Thursday, August 29, 2013

Khayaking on Mason Neck

 by Janet Cole
Mason Neck Resident

George Mason's "Hole in the Wall," this break
in the bluff allowed Mason access to the shore, as
described by his son John.
Visitors arriving by car at Gunston Hall may find it difficult to comprehend the significance of its location on Mason Neck and the Potomac River.  One gets a hint by standing at the west entrance to the great hall, where a bit of the river and the Maryland shoreline can be seen.  In George Mason’s day, however, when fields were cleared, the river view would have stretched from north to south.  He must have been able to watch the passing ships from his study window.

Col. Mason knew this land intimately, for much of it had been in the Mason family for nearly 100 years.  For his manor house, he chose one of the two highest locations on Mason Neck and picked the other one for Lexington, the home he built for his son and heir, George V.  What’s more, the river curves around both of these sites and provides multiple spots for fine landings, a valuable asset as nearly all the commerce of the day was carried out by ships.  Maps show that the 5,500 acres owned by Mason were surrounded on three sides by the river or major creeks and coves.  A narrow neck of land, about a mile in width, allowed the property of be easily enclosed.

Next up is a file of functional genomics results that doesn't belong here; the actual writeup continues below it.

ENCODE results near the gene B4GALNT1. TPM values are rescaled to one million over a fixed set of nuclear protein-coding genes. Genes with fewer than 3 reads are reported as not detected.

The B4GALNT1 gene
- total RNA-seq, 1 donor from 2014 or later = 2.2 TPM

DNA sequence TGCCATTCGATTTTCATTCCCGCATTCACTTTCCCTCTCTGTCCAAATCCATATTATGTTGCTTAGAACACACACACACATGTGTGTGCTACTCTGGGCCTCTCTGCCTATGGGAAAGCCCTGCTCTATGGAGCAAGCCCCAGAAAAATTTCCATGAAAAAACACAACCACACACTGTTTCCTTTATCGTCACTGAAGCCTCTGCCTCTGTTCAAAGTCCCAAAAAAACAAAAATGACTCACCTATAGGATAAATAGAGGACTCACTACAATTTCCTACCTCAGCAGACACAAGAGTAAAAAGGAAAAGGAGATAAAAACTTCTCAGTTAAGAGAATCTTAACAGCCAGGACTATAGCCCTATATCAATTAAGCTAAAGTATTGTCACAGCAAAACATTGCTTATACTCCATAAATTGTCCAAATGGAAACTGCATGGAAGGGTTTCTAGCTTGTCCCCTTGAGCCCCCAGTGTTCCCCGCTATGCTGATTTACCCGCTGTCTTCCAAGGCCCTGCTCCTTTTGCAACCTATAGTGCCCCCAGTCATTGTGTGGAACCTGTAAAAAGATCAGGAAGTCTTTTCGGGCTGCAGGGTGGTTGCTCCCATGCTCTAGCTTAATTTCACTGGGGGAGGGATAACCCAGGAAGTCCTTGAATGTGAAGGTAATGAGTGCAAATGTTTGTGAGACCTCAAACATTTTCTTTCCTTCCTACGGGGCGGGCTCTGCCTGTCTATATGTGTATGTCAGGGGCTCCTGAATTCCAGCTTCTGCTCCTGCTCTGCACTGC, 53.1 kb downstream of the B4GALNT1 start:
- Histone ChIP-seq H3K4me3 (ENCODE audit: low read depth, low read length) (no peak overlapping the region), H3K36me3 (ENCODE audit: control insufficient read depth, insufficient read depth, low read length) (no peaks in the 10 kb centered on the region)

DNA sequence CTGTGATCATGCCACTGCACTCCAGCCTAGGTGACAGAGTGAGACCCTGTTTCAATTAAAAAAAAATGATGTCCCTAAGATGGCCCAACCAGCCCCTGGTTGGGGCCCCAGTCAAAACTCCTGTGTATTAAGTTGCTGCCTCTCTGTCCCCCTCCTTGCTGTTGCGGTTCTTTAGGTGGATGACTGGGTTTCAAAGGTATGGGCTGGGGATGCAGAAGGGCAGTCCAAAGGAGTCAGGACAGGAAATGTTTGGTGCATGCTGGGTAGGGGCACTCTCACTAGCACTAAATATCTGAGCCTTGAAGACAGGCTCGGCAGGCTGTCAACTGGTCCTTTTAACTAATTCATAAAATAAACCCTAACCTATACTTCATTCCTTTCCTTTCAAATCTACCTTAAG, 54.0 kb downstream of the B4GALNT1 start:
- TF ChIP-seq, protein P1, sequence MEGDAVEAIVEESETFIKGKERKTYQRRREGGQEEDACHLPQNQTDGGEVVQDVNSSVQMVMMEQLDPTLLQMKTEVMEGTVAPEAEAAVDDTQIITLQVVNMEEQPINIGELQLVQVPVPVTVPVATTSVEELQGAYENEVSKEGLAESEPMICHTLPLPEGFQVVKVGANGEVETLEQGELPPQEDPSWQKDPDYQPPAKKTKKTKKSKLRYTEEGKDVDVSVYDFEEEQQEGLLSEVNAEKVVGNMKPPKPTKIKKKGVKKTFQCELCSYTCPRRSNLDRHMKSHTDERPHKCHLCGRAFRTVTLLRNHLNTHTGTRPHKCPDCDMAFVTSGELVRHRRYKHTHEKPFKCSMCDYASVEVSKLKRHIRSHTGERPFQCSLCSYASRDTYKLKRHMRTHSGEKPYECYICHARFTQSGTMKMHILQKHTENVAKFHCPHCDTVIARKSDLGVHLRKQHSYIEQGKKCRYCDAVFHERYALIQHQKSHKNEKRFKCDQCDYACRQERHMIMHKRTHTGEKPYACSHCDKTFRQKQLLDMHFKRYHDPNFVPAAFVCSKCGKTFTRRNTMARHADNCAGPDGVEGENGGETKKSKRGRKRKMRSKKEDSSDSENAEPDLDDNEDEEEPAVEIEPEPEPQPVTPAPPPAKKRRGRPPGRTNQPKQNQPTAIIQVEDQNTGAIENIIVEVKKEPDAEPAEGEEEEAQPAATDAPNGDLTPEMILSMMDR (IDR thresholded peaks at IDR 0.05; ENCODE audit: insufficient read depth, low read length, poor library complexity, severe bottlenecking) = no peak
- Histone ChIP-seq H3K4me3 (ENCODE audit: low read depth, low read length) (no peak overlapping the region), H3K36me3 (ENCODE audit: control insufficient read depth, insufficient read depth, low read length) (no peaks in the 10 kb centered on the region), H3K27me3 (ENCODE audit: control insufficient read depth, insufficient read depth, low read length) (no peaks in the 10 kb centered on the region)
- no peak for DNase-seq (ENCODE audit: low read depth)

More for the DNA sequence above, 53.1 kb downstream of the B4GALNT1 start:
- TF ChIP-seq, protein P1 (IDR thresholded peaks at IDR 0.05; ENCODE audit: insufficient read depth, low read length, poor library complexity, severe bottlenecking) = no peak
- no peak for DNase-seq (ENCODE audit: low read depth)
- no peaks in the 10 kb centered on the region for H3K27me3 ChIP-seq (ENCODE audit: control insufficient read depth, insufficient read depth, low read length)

A watercolor of the landing at Gunston Hall.
Mason himself had at least five major landings, places where the natural slope of the land provided easy access to water that was deep enough to carry small boats to the larger ships standing offshore.  Most wharves were associated with his several “Quarters,” or farms:  Upper and Lower Gunston, Hallowing Point, Dogue’s Island (on the Occoquan), and Dogues Neck (at Sycamore Point).  Numerous other wharfs and landings developed through the years and reflect the names of their owners or location:  Barn Landing, Iona Wharf, Causeway Landing, Gabriel’s Tobacco Bed Landing, Maills Landing, Halfway Landing, Crawford’s Landing, and Bronaugh’s Landing.

A modern day view of the Potomac from the Gunston Hall
landing.  Click on the image to read the legend identifying
the landmasses.
Today,  no single road connects these landings, and many are on private private property.  The only way to truly understand George Mason’s plantation and how it functioned is by water, preferably by kayak or canoe.  One can quietly imagine the creaking wagons bringing bales of tobacco down to a dock, carriages arriving from the Mansion to pick up visitors who arrived by boat, sailing vessels standing offshore to unload shipments of fine goods from England, and fishing nets strung out to capture the rich marine resources of the river.

Fortunately, several places on Mason Neck do provide public access to this historical shoreline, as noted below.  Future blogs will describe the facilities available at each location and how you can reach the sites of some of these old Mason Neck landings.

1)  Pohick Bay Regional Park:  10301 Gunston Road, Mason Neck, Lorton, VA.   703-339-8585.  Large and small boat launches,  seasonal rental canoes and kayaks, swimming pool, hiking, and picnic areas.  Access to Pohick and Accotink Creeks and Gunston Cove.

2)  Mason Neck State Park:  7301 High Point Rd, Mason Neck, Lorton, VA.  703 339-2385.  Small craft (non motorized)  launch, seasonal canoe and kayak rentals, picnic area, hiking.  Access to Belmont Bay and Kanes Creek.

3}  Occoquan Regional Park:  9520 Ox Road (Rt. 123).  703 690-2121.   Access to Belmont Bay and Occoquan River (Below the dam).  No boat rentals.

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